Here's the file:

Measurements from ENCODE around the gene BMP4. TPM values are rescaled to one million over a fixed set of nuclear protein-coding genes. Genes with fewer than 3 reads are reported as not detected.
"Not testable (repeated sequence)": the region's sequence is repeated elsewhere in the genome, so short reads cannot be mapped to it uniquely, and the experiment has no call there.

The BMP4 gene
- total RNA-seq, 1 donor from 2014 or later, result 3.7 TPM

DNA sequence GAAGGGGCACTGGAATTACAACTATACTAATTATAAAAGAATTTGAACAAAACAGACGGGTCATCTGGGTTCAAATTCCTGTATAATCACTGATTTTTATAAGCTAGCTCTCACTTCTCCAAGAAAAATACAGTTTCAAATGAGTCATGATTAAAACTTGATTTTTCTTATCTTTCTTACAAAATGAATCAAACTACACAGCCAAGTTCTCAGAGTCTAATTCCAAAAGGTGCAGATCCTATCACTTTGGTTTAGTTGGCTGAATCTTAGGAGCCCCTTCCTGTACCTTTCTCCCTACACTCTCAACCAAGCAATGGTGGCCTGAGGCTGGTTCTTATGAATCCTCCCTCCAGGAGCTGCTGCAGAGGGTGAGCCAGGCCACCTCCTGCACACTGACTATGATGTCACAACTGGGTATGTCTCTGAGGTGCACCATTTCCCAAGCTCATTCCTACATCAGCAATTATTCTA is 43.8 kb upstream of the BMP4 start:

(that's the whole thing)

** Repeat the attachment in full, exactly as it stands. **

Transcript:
Measurements from ENCODE around the gene BMP4. TPM values are rescaled to one million over a fixed set of nuclear protein-coding genes. Genes with fewer than 3 reads are reported as not detected.
"Not testable (repeated sequence)": the region's sequence is repeated elsewhere in the genome, so short reads cannot be mapped to it uniquely, and the experiment has no call there.

The BMP4 gene
- total RNA-seq, 1 donor from 2014 or later, result 3.7 TPM

DNA sequence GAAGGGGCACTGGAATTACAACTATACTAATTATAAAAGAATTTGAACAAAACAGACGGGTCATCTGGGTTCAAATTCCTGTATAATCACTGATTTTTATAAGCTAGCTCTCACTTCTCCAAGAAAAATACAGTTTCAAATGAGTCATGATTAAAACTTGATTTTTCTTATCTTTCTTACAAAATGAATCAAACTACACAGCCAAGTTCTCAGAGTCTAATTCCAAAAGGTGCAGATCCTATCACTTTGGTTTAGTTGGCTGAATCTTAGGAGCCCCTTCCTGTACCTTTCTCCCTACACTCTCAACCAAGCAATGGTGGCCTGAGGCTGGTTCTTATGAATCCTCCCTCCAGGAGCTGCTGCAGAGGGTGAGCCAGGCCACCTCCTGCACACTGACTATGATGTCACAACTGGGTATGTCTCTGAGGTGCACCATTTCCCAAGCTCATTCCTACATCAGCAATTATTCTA is 43.8 kb upstream of the BMP4 start: